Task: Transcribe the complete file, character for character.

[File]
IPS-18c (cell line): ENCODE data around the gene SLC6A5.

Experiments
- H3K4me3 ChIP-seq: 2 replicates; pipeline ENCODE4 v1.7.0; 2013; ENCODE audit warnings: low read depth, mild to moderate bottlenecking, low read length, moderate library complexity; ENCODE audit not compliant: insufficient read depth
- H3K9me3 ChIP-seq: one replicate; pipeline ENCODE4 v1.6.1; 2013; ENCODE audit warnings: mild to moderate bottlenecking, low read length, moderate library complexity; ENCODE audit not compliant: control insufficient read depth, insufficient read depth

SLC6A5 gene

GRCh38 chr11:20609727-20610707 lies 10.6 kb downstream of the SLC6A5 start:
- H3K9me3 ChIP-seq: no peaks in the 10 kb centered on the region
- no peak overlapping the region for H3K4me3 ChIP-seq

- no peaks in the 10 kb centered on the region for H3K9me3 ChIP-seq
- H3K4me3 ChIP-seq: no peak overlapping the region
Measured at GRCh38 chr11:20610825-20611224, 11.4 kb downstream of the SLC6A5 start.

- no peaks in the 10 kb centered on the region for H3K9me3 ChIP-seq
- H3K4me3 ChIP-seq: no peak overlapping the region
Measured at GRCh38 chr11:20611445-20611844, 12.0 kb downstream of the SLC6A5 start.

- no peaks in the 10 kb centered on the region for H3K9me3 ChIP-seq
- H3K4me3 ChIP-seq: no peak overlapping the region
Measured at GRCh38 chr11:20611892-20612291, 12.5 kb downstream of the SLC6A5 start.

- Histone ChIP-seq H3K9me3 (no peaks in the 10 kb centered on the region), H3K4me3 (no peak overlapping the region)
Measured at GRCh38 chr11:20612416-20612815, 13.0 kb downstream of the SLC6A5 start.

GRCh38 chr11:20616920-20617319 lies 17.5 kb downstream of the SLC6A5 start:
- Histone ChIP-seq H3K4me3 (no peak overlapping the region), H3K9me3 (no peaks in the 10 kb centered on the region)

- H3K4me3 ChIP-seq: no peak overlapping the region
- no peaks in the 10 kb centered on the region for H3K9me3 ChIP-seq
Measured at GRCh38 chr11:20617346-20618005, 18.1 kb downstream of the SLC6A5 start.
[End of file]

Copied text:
IPS-18c (cell line): ENCODE data around the gene SLC6A5.

Experiments
- H3K4me3 ChIP-seq: 2 replicates; pipeline ENCODE4 v1.7.0; 2013; ENCODE audit warnings: low read depth, mild to moderate bottlenecking, low read length, moderate library complexity; ENCODE audit not compliant: insufficient read depth
- H3K9me3 ChIP-seq: one replicate; pipeline ENCODE4 v1.6.1; 2013; ENCODE audit warnings: mild to moderate bottlenecking, low read length, moderate library complexity; ENCODE audit not compliant: control insufficient read depth, insufficient read depth

SLC6A5 gene

GRCh38 chr11:20609727-20610707 lies 10.6 kb downstream of the SLC6A5 start:
- H3K9me3 ChIP-seq: no peaks in the 10 kb centered on the region
- no peak overlapping the region for H3K4me3 ChIP-seq

- no peaks in the 10 kb centered on the region for H3K9me3 ChIP-seq
- H3K4me3 ChIP-seq: no peak overlapping the region
Measured at GRCh38 chr11:20610825-20611224, 11.4 kb downstream of the SLC6A5 start.

- no peaks in the 10 kb centered on the region for H3K9me3 ChIP-seq
- H3K4me3 ChIP-seq: no peak overlapping the region
Measured at GRCh38 chr11:20611445-20611844, 12.0 kb downstream of the SLC6A5 start.

- no peaks in the 10 kb centered on the region for H3K9me3 ChIP-seq
- H3K4me3 ChIP-seq: no peak overlapping the region
Measured at GRCh38 chr11:20611892-20612291, 12.5 kb downstream of the SLC6A5 start.

- Histone ChIP-seq H3K9me3 (no peaks in the 10 kb centered on the region), H3K4me3 (no peak overlapping the region)
Measured at GRCh38 chr11:20612416-20612815, 13.0 kb downstream of the SLC6A5 start.

GRCh38 chr11:20616920-20617319 lies 17.5 kb downstream of the SLC6A5 start:
- Histone ChIP-seq H3K4me3 (no peak overlapping the region), H3K9me3 (no peaks in the 10 kb centered on the region)

- H3K4me3 ChIP-seq: no peak overlapping the region
- no peaks in the 10 kb centered on the region for H3K9me3 ChIP-seq
Measured at GRCh38 chr11:20617346-20618005, 18.1 kb downstream of the SLC6A5 start.